This prompted some angry responses, some passengers demanded to see their lawyers, others said they wanted food and water. This last demand was answered affirmatively; the officers promised they were securing snacks and water for everyone. The officer continued:
"But every single one of you will need to be interviewed today. Before you go home. How many people here don't speak English? Raise your hand."
This last message prompted a bit of laughter. Most people seemed to be able to speak English but there were probably a handful of older and younger people that didn't. Next to where I was sitting there was a mother and daughter from Wisconsin that had just adopted two Ethiopian children, a boy and girl of about six. Neither spoke English, and apparently this was their first airplane trip anywhere. Their adopted mother was very hopeful that they had no idea what was happening. In our little group there was a Somali guy, apparently an electrical engineer who had recently received US citizenship, who offered them comfort in the few Amharic words he knew.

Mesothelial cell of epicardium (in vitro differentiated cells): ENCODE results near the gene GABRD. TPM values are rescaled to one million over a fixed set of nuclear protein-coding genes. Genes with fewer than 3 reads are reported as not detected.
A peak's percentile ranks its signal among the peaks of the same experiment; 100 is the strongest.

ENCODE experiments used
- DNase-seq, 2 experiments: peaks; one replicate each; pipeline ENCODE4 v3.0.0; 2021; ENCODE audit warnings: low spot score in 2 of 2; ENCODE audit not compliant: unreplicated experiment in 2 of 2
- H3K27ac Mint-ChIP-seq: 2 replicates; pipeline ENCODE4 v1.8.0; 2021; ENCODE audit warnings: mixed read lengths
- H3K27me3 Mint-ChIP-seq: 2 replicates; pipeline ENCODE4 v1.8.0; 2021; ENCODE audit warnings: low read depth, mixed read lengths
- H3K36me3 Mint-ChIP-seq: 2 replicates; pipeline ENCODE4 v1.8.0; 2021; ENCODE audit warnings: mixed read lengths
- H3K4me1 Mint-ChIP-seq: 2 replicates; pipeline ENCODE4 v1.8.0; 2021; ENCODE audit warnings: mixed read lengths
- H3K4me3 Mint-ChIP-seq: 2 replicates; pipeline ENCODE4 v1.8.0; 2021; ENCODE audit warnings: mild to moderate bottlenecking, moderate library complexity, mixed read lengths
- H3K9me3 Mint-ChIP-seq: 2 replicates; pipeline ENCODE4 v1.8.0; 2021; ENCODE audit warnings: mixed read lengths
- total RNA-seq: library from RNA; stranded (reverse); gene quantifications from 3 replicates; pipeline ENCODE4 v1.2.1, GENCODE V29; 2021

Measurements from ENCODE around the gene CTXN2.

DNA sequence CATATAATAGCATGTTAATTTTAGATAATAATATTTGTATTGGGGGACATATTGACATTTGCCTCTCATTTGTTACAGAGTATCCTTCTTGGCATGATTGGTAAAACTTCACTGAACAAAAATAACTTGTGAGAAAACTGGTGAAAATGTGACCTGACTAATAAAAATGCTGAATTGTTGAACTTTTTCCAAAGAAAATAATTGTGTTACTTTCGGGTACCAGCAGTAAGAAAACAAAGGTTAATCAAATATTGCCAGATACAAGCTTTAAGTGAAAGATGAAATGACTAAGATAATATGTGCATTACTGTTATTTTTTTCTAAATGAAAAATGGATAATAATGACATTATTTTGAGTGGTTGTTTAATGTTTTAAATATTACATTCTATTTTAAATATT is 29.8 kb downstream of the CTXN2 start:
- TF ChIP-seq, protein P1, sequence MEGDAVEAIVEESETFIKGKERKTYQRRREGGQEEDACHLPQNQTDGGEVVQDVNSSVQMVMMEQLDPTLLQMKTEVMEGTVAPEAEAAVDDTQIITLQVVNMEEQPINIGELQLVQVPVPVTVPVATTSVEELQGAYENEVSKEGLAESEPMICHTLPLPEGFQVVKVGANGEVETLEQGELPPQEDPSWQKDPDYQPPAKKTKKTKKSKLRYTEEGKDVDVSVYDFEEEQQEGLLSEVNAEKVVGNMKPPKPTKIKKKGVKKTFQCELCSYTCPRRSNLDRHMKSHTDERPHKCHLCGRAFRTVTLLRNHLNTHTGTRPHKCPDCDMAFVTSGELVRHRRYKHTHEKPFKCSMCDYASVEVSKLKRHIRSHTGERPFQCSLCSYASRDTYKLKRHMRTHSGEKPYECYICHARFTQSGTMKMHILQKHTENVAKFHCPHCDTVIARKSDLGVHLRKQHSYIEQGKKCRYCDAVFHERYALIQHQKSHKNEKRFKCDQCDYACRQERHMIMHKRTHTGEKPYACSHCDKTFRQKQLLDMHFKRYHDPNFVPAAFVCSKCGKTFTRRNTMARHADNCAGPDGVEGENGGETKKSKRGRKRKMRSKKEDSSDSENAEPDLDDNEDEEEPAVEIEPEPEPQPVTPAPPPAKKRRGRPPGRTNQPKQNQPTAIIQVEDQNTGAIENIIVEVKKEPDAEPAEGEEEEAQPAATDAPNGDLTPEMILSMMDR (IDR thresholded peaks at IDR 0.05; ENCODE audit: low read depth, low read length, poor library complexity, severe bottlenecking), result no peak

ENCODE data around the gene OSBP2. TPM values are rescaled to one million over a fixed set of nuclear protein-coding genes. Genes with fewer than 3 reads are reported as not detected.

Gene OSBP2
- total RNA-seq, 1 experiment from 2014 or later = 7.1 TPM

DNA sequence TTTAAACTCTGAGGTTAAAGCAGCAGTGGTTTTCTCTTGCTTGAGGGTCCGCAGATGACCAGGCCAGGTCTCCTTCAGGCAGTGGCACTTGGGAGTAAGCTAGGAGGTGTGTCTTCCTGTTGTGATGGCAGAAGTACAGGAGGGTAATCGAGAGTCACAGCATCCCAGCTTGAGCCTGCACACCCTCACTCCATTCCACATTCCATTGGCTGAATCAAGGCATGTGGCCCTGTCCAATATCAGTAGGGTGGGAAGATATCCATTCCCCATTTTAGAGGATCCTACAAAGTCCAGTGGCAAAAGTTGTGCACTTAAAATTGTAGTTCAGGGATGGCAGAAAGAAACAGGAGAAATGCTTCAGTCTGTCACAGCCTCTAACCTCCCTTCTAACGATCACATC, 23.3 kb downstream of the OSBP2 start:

Suddenly a tall plain clothes officer appeared. Oddly he was wearing a sweater, athletic shorts, and sneakers. As if he had been called in mid-workout. Only his necklace badge made it evident he was with the authorities. As he was walking down the corridor, he asked people a new question, "We have been told someone was videotaping the incident. If you were videotaping the incident can you please make yourself known." A few people around me confirmed that they saw a guy videotaping the whole thing. I told them they should talk to the officers and help identify the guy. A few got up and followed the police officer around, searching for him. I still don't know if they found him.